Fandor remarked that the fair Isabelle seemed to be putting on weight, especially round the shoulders and hips, but she still retained a great deal of dash and an ardent look in her eyes, very valuable assets in her profession.
"I have my table here, at Raxim's, you must come and join us," and she added with a sly smile, "Oh—quite platonically—I know you're unapproachable."
A deafening racket was going on in the narrow, oblong room. The habitués of the place all knew each other and the conversation was general. No restraint was observed, so that it was quite permissible to wander about, hat on head and cigar between lips, or take a lady upon one's knees.
Fandor followed Isabelle to a table overloaded with flowers and bottles of champagne. Here and there he recognized old friends from the Latin Quarter or Montmartre, among them Conchita Conchas, a Spanish dancer in vogue the previous winter. A tiny woman, who might have been a girl of fifteen from her figure, but whose face was marked with the lines of dissipation, ran into him and Fandor promptly put his arm round her waist.
"Hello, if it isn't little Souppe!"
"Paws down or I'll scratch," was the sharp reply.
The next moment he was shaking hands with Daisy Kissmi, an English girl who had become quite a feature of Raxim's.
Further on he noticed a pale, bald, and already pot-bellied young man, who was staring with lack-lustre eyes at his whiskey and soda. This premature ruin was listening distraitly to a waiter who murmured mysteriously into his ear.
At the end of the room, surrounded by pretty women, sat the old Duke de Pietra, descendant of a fine old Italian family, and near him Arnold, an actor from the music halls.
The patrons had no choice in regard to the supper, which was settled by the head waiter. Each received a bottle of champagne, Ostend oysters, and, later, large slices of pâté de foie gras, and as the bottles were emptied, intoxication became general, while even the waiters seemed to catch the spirit of abandon. When the Hungarian band had played their most seductive waltzes, the leader came forward to the middle of the room and announced a new piece of his own composition, called "The Singing Fountains." This met with instant applause and laughter.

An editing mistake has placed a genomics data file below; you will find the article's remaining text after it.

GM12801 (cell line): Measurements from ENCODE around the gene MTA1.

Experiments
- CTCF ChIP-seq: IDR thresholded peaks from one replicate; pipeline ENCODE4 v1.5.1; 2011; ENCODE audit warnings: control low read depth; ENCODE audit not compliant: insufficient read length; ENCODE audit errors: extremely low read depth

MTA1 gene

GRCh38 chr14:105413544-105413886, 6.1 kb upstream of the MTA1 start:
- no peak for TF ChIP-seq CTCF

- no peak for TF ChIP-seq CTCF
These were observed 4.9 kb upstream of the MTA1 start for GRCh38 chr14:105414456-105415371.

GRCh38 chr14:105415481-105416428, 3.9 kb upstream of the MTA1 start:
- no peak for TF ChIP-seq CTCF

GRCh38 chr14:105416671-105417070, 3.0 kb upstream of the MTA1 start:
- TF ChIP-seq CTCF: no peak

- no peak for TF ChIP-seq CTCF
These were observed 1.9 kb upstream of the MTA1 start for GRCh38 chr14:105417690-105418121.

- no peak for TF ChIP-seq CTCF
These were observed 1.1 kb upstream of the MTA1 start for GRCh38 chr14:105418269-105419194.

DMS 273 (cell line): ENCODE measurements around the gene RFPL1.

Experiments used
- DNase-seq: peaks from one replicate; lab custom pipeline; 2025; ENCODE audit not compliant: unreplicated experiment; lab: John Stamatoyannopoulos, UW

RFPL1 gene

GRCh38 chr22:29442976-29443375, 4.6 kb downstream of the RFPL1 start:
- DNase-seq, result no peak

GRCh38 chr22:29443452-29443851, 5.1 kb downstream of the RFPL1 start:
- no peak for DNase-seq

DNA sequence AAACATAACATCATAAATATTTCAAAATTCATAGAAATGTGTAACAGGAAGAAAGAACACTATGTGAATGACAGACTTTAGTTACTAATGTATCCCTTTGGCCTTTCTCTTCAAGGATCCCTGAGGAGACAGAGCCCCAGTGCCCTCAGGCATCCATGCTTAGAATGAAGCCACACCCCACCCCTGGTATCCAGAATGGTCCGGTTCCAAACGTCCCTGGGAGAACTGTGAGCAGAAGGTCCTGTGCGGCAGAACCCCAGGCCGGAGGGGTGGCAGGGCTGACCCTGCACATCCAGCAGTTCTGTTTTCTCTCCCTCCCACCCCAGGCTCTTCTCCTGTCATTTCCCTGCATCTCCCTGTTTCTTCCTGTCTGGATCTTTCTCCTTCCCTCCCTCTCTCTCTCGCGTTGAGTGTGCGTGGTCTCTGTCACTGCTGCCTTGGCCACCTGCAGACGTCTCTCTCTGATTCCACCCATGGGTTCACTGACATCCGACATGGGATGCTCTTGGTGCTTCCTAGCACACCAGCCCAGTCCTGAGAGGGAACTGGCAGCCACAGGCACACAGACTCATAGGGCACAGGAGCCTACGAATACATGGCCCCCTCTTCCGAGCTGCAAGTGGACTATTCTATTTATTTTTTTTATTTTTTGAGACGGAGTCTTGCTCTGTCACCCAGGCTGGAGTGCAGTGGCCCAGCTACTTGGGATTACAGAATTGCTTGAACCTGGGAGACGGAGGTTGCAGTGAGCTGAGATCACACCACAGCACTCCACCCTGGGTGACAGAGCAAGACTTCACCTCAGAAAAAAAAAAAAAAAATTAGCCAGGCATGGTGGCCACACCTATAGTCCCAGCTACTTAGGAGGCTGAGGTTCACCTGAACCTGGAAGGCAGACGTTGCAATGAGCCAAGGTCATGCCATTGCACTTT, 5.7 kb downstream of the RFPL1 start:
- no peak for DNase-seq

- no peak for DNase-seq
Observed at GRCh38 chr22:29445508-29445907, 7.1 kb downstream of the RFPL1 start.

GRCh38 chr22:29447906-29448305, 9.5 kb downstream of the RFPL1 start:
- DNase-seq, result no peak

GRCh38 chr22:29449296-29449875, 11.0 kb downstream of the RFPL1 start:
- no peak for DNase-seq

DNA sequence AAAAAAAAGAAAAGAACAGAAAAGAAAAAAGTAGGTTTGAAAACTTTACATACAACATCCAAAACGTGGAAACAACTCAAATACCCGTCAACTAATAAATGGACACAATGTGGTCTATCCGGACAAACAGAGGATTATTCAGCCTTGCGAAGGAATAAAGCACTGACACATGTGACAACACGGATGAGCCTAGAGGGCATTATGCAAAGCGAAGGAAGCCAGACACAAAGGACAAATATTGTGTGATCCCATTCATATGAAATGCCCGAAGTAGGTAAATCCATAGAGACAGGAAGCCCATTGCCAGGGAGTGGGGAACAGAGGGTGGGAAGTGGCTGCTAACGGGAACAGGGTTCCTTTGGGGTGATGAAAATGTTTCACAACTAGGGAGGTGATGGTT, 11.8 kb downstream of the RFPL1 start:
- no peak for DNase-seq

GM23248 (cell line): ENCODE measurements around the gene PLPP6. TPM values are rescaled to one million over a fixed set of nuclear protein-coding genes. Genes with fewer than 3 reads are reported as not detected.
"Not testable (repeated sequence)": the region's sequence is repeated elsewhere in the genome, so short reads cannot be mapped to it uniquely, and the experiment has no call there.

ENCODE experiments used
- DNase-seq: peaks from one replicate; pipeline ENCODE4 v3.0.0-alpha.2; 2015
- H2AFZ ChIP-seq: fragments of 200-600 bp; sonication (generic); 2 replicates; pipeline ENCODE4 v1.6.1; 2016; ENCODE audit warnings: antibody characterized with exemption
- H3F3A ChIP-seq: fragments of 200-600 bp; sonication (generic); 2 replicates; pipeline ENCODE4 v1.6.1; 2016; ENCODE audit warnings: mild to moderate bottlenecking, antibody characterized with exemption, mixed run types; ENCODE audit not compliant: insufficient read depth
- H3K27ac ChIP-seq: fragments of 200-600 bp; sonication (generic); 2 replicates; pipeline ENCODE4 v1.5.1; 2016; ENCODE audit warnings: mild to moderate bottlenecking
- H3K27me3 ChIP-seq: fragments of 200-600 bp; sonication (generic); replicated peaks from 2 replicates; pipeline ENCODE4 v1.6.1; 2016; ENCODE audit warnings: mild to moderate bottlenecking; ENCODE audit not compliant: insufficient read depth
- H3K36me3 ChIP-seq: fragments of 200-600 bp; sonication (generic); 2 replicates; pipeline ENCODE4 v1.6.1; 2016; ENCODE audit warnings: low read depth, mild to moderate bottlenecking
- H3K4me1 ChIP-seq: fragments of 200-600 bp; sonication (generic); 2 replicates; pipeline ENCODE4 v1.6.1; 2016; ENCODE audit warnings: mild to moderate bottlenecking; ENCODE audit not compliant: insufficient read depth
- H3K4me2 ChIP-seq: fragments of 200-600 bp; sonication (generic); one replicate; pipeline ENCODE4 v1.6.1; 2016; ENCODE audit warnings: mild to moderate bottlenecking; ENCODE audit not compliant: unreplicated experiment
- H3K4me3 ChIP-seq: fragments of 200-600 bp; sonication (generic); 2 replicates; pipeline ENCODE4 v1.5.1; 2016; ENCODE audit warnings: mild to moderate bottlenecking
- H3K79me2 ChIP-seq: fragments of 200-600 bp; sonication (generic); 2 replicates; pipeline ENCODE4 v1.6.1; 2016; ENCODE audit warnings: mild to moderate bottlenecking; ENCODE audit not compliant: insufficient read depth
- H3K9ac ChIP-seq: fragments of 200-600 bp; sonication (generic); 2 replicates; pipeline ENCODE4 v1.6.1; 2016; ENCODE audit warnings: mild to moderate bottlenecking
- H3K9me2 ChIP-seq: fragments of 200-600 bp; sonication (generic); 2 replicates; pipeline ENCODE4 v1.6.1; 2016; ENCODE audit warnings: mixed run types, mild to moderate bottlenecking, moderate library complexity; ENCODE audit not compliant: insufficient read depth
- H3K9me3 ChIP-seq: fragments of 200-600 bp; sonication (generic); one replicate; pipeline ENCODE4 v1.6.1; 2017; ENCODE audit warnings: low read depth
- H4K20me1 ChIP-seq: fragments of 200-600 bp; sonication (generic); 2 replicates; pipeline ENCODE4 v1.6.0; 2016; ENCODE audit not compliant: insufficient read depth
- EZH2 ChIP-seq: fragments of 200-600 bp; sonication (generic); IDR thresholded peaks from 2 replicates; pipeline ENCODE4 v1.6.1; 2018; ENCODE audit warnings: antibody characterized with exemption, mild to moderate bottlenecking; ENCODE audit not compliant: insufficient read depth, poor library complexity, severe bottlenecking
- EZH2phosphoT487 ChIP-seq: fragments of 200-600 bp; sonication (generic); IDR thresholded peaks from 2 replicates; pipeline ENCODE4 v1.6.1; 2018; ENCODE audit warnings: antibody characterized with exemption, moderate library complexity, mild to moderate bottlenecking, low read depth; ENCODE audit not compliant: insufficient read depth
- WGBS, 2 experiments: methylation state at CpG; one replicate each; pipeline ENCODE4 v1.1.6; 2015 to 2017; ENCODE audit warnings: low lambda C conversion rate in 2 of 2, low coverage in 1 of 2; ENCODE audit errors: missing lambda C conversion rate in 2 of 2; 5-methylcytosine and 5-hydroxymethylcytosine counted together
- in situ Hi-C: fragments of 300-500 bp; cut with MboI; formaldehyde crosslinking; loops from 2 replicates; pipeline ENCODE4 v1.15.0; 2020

As the night wore on the noise became positively deafening. A young Jew named Weil invented a new game. He seized two plates and began scraping them together. Many of the diners followed his example.
"Look here," exclaimed Conchita Conchas, leaning familiarly upon Fandor's shoulder, "why don't you give us tickets for to-morrow to hear these famous Fountains?"
Fandor started to explain that the young woman would be in bed and sound asleep when that event took place, but the Spanish girl, without waiting for the answer, had strolled away.
The journalist rose with the intention of making his escape, when a voice directly behind him made him pause.
"Excuse me, but you seem to know all about these 'Singing Fountains.' Will you kindly explain to me what they are? I am a stranger in the city."
Fandor turned and saw a man of about thirty, fair-haired, with a heavy moustache, seated alone at a small table. The stranger was well built and of distinguished appearance. The journalist suppressed a start of amazement.